Las Vegas Sands (NYSE:LVS)
Historical Stock Chart
3 Months : From Feb 2019 to May 2019
By Maria Armental
A years-old dispute over casino mogul Sheldon Adelson's entry into the high-stakes Macau market that Las Vegas Sands Corp. (LVS) twice lost--and successfully appealed--came to an abrupt end Thursday.
Financial terms of the settlement weren't disclosed but resolves a breach-of-contract dispute originally filed in Nevada in 2004 by Hong Kong businessman Richard Suen.
A Las Vegas Sands representative declined to comment.
A lawyer for Mr. Suen couldn't be immediately reached for comment.
The Hong Kong businessman had said he was hired by the casino giant to curry favor with the Chinese government in the early 2000s and that he and his company, Round Square Co., were owed more than $300 million.
He twice prevailed in his claim--first with a $58.6 million award and later with a $70 million award. In both cases, Las Vegas Sands successfully appealed to the Nevada Supreme Court.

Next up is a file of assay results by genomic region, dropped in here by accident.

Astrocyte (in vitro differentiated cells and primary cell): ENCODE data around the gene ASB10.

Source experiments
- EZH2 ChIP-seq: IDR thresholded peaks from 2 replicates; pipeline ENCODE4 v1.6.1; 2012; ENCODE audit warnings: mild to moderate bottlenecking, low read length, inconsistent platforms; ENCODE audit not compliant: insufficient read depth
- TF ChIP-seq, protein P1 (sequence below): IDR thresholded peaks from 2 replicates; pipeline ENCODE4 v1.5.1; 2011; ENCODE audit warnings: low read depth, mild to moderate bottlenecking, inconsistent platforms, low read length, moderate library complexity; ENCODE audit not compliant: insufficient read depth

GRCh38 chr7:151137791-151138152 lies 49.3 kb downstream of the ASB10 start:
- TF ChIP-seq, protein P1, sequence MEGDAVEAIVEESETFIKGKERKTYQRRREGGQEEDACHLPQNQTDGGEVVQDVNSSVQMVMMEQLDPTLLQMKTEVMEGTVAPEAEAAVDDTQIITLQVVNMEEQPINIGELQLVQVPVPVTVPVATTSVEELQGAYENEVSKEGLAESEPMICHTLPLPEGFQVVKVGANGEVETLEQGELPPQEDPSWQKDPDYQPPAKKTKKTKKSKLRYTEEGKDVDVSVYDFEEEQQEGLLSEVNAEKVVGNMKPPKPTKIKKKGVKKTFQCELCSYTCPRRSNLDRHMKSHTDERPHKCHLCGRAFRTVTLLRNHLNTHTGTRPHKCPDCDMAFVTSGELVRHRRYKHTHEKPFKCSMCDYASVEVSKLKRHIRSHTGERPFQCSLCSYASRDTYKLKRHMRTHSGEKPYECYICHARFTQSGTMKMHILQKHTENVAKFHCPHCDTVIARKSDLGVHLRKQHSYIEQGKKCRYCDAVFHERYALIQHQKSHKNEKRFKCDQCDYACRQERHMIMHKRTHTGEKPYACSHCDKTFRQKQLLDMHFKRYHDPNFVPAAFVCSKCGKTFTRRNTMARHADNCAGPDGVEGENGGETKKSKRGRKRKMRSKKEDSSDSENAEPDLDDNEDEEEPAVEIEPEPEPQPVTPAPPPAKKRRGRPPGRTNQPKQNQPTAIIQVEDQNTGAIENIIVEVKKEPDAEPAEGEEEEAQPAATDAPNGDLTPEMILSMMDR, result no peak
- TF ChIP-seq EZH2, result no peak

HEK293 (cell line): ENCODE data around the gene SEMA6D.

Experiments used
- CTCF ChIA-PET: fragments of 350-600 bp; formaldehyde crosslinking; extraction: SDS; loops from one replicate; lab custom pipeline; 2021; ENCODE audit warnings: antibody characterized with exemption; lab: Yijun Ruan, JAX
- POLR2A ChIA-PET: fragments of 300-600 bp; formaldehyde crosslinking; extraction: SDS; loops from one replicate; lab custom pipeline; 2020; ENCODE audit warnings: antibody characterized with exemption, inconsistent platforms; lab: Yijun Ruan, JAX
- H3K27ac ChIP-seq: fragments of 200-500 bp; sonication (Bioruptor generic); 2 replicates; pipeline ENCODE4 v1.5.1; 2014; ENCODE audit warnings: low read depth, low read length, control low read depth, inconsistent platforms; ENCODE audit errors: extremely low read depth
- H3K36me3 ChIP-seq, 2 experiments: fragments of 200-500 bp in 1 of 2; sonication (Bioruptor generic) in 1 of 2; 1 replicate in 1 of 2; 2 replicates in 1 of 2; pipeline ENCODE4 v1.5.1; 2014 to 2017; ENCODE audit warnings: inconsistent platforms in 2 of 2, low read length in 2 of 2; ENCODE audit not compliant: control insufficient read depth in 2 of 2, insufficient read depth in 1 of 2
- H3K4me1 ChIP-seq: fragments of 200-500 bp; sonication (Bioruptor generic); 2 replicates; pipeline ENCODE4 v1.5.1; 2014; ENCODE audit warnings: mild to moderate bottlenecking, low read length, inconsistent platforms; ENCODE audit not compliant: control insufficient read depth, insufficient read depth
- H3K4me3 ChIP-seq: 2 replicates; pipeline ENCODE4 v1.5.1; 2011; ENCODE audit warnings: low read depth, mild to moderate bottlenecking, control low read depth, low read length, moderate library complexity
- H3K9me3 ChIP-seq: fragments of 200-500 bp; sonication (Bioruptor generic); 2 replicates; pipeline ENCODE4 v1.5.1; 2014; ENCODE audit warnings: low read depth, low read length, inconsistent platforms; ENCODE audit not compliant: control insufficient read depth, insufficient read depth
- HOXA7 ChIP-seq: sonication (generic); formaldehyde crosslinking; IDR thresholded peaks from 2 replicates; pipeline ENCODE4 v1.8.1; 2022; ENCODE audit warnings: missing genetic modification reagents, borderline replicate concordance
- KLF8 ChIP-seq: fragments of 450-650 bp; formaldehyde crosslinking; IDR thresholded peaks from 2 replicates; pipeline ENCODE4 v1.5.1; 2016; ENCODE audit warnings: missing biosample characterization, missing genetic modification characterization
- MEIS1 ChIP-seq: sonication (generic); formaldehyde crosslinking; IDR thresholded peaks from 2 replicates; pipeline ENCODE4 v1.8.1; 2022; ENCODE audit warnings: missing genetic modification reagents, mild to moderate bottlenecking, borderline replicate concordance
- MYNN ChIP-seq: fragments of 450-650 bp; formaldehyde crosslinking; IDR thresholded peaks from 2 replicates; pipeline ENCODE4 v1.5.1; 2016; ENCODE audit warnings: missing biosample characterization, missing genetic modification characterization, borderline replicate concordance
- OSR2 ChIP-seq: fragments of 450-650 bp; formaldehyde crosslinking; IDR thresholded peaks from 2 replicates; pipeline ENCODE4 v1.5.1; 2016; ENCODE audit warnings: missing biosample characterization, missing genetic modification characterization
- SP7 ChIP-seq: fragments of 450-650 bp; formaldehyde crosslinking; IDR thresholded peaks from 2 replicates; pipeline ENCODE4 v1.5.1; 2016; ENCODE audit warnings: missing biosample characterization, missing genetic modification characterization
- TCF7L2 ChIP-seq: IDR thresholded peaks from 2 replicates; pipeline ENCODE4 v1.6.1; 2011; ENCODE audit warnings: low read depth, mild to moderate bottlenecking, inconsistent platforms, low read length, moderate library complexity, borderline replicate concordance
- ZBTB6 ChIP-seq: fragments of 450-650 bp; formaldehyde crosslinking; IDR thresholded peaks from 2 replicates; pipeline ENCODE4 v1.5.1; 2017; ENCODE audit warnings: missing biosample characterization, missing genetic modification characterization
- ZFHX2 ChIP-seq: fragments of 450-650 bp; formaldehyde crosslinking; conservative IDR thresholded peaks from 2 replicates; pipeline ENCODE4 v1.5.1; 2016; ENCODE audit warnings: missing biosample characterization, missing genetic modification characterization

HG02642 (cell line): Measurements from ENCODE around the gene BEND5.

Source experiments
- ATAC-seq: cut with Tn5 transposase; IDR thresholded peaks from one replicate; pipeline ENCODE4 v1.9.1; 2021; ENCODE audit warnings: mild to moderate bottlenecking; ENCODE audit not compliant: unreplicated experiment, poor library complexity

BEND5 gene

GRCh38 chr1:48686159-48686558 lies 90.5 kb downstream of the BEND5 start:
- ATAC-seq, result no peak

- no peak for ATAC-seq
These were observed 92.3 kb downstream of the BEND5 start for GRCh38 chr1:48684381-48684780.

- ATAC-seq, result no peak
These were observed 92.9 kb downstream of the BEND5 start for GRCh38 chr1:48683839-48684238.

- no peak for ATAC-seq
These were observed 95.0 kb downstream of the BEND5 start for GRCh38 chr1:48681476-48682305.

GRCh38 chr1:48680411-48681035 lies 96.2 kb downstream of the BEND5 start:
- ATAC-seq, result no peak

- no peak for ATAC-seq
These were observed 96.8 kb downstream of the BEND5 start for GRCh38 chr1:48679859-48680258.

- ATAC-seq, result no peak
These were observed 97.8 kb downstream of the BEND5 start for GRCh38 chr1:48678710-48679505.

The settlement came on what was to be the second day of the latest trial that included videotaped testimony from Mr. Adelson, the company's chairman and chief executive, who is being treated for cancer.
Sands, which in 2009 settled a similar lawsuit for $42.5 million, also faces a lawsuit in Macau filed by Taiwanese businessman Marshall Hao and his company, Asian American Entertainment Corp.
Macau, the world's largest gambling market, has been a crucial piece in the expansion of major U.S. gambling companies.
Las Vegas Sands began operations in the Chinese territory in 2002; its subconcession runs through June 2022. In 2018, Macau accounted for nearly $9 billion, or roughly 63% of Las Vegas Sands' revenue, and more than half of its adjusted earnings before interest, taxes, depreciation, and amortization.
-- Kate O'Keeffe contributed to this article.
Write to Maria Armental at email@example.com
(END) Dow Jones Newswires
March 14, 2019 19:23 ET (23:23 GMT)
Copyright (c) 2019 Dow Jones & Company, Inc.